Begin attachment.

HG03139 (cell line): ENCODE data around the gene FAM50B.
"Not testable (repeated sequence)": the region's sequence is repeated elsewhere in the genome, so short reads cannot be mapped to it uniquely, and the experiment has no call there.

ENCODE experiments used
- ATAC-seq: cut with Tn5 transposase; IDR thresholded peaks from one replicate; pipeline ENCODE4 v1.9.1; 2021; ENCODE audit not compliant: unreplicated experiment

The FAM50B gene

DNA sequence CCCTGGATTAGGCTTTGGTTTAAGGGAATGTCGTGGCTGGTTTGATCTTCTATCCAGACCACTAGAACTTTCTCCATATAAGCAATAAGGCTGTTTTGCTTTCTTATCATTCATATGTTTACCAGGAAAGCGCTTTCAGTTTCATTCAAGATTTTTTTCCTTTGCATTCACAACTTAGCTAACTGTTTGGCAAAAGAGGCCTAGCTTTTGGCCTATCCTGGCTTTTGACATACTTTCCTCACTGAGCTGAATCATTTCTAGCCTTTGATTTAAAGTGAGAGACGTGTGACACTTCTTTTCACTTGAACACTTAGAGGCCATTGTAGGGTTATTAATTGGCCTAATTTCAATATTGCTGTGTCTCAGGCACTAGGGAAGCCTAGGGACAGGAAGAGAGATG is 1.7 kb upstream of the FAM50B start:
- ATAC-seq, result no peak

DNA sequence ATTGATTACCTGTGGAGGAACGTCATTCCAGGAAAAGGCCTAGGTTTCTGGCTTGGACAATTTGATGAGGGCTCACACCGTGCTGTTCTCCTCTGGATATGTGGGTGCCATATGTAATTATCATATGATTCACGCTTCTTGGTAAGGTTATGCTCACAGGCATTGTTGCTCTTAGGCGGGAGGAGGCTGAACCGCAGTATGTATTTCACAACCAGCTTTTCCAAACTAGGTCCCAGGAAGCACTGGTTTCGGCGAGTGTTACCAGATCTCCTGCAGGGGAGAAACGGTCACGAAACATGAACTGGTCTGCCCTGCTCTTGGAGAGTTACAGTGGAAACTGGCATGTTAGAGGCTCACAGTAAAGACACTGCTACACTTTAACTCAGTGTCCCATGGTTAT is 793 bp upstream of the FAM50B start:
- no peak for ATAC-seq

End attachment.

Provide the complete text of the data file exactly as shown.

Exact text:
HG03139 (cell line): ENCODE data around the gene FAM50B.
"Not testable (repeated sequence)": the region's sequence is repeated elsewhere in the genome, so short reads cannot be mapped to it uniquely, and the experiment has no call there.

ENCODE experiments used
- ATAC-seq: cut with Tn5 transposase; IDR thresholded peaks from one replicate; pipeline ENCODE4 v1.9.1; 2021; ENCODE audit not compliant: unreplicated experiment

The FAM50B gene

DNA sequence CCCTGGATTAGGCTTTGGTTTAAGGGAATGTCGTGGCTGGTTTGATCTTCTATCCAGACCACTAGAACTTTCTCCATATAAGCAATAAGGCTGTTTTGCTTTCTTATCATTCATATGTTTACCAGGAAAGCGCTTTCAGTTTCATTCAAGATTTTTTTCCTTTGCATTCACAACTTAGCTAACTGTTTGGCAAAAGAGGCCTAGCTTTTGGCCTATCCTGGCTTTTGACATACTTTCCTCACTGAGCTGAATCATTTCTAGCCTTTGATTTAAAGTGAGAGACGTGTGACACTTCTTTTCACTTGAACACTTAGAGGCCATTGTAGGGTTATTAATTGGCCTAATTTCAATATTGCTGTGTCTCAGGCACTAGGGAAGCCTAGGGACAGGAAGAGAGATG is 1.7 kb upstream of the FAM50B start:
- ATAC-seq, result no peak

DNA sequence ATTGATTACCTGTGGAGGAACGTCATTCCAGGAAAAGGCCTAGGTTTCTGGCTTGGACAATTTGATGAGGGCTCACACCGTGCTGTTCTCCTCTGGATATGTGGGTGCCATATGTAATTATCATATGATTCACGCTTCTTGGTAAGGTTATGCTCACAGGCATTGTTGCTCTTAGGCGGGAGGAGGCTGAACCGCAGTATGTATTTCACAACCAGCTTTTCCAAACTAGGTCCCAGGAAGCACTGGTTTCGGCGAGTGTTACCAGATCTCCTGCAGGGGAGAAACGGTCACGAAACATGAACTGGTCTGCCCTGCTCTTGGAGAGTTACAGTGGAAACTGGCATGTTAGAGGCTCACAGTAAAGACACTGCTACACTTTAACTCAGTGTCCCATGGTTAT is 793 bp upstream of the FAM50B start:
- no peak for ATAC-seq